Saturday, August 26, 2006

Since 2001, the United States has adopted a tougher policy of trade protectionism towards China.

Yet, China's trade surplus with US hit US$101 billion in 2005, tripling the 2004 figure.

(a) Explain the factors that could lead to a narrowing of China's trade surplus with US. (10)

Introduction

A balance of trade (BOT) surplus occurs when the value of exports of goods exceeds the value of imports of goods. As such, the receipt from exports of goods to the US is greater than payments for imports of goods from US.

Notwithstanding the current trend, China's trade surplus could narrow in the future. This can happen if there is a fall in value of exports to US and/or rise in value of imports from the US.

FALL IN VALUE OF CHINA'S EXPORTS

Poor Performance of US & World Economy

Firstly, the growth of China's export depends on the growth in the export markets i.e. the US and world economy. If global growth continues to be robust, export growth from China would likely to continue.

However, if the US and world economy slows down, China's export growth will consequently decelerate. In view of surging energy prices, rising political instability in the Middle East and the impending Avian Flu pandemic, US economic growth could slow down in the near future which results in the fall in demand for exports from China. Naturally, this would narrow the trade surplus of China.

Revaluation of Yuan

Secondly, government intervention in the form of revaluation could cause the trade surplus of China to fall. America's worsening trade deficit is often attributed to the undervaluation of the RMB and there is increased pressure for the RMB to be revalued.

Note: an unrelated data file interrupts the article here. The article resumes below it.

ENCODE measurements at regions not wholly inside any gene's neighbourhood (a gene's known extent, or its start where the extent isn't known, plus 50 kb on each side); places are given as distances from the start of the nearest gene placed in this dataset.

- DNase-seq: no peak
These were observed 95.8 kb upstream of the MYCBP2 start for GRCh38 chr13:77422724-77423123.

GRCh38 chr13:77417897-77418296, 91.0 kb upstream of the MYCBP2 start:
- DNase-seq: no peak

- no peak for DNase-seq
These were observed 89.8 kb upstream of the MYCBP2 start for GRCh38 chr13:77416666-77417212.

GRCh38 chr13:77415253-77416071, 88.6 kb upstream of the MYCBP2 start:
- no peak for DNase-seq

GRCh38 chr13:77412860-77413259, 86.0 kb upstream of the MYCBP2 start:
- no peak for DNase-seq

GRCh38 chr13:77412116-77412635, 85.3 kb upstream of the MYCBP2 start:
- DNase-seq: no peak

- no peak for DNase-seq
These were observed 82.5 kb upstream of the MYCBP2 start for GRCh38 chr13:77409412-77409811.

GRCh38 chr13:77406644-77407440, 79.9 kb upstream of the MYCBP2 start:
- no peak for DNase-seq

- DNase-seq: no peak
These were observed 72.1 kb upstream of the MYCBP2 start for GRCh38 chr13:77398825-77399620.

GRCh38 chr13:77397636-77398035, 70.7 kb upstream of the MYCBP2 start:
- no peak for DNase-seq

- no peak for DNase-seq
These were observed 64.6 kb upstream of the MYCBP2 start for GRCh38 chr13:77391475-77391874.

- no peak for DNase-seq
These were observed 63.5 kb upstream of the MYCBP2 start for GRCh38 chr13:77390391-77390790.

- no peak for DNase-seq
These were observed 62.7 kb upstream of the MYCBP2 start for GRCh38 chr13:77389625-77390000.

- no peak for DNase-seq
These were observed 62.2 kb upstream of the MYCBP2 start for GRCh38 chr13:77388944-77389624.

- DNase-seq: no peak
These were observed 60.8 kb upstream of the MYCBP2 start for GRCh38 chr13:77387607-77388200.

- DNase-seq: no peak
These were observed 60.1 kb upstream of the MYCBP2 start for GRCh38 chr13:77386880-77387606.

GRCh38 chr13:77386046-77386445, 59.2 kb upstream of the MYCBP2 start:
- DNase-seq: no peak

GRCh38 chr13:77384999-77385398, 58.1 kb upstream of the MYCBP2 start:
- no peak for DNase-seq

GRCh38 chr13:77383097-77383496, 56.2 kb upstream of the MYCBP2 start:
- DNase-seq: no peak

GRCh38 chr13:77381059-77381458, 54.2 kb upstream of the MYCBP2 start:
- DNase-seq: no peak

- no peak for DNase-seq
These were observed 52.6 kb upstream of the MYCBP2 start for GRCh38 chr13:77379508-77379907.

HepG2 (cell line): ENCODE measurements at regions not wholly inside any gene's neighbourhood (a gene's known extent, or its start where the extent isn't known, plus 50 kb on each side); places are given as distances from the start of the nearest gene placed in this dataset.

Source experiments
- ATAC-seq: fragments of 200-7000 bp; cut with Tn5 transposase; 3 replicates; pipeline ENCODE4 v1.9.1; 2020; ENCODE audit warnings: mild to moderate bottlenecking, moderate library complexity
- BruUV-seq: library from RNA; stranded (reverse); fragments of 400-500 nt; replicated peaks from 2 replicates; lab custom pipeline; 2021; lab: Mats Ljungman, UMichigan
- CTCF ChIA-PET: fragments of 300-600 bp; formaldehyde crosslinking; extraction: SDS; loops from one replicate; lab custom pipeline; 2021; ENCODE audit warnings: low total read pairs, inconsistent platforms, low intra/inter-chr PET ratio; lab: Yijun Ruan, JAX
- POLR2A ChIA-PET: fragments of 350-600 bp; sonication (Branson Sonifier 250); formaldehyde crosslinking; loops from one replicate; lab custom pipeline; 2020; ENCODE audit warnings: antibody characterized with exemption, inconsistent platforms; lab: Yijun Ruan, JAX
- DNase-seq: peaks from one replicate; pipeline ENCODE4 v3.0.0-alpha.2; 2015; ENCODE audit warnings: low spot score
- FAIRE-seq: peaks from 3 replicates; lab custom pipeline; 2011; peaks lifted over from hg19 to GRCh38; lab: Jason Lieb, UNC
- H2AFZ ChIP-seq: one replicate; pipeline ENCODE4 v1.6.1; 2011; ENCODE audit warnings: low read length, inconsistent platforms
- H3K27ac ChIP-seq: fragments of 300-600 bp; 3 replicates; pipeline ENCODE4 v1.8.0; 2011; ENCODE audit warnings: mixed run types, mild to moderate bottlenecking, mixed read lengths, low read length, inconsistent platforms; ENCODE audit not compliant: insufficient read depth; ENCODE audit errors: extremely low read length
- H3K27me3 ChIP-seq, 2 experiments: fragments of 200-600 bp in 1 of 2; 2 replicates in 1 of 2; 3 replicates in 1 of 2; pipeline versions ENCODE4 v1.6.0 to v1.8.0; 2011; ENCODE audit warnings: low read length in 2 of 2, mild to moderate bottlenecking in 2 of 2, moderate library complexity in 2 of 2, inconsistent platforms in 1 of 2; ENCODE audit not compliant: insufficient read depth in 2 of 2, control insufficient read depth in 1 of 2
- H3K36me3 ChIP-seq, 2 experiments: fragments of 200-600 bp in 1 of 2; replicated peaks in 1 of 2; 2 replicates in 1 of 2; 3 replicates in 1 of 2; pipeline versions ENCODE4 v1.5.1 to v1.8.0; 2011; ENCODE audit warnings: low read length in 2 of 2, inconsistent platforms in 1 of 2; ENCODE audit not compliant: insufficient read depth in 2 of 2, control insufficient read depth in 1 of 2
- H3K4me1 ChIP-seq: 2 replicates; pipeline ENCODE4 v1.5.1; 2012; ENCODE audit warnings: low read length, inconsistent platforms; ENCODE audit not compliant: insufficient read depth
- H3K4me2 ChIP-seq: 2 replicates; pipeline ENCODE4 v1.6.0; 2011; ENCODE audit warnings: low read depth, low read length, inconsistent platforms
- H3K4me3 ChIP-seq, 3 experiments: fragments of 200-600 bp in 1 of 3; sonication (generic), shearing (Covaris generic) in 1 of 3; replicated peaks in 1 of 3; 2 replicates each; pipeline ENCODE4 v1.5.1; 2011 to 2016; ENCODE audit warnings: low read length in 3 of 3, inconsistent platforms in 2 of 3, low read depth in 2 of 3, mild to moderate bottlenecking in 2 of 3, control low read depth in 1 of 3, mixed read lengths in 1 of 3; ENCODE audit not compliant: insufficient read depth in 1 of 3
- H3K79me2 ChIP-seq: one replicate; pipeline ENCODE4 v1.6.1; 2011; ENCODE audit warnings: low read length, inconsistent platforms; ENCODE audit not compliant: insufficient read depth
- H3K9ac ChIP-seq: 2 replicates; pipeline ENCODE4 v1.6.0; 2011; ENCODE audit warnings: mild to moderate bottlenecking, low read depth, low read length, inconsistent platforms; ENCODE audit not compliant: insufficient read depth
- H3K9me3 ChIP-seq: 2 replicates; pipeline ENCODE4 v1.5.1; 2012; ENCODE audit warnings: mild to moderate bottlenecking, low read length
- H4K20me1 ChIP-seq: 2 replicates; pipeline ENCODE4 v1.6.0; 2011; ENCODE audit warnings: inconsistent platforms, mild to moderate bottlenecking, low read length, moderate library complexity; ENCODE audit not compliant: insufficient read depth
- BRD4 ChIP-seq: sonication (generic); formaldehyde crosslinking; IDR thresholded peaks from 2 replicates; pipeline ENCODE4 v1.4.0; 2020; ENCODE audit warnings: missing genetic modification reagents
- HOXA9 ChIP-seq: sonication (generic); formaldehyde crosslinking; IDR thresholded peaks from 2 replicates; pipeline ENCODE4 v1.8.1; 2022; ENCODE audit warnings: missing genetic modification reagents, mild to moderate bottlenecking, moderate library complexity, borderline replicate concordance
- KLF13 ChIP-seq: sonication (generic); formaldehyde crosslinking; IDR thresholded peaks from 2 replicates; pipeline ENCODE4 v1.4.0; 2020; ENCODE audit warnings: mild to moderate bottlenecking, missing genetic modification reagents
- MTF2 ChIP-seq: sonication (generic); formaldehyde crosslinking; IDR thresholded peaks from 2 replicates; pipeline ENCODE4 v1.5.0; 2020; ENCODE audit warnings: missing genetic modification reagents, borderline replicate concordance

An undervalued Chinese RMB could lead to widening of China's trade surplus with US. An undervalued RMB makes China's exports into US cheaper and China's imports from US more expensive. It results in fewer US goods being sold in China and more Chinese goods being sold in the US. This results in a BOT surplus for China.

A revaluation of RMB would narrow China's trade surplus by making China's exports to US more expensive (thus reducing the expenditure on China's exports assuming that the demand is elastic) and making China's imports from US cheaper (thus increasing the spending on imports if the demand is elastic).

In July 2005, the RMB was revalued by 2.1 percent against the dollar. At the same time, Beijing began pegging the RMB's value to a basket of currencies that includes the dollar, euro and yen, among others. In view of probable further revaluations and the greater reliance on market forces to determine the external value of RMB, a reduction of China's trade surplus with US is most likely. The situation would be exacerbated if the US dollar depreciates at the same time.

Change in Global Outsourcing Trend (Decreased FDI = Decreased X)

Thirdly, a change in the global outsourcing trend would in turn affect China's export. In 2003, about half of all goods exported from China are from foreign-owned multinational companies or joint ventures.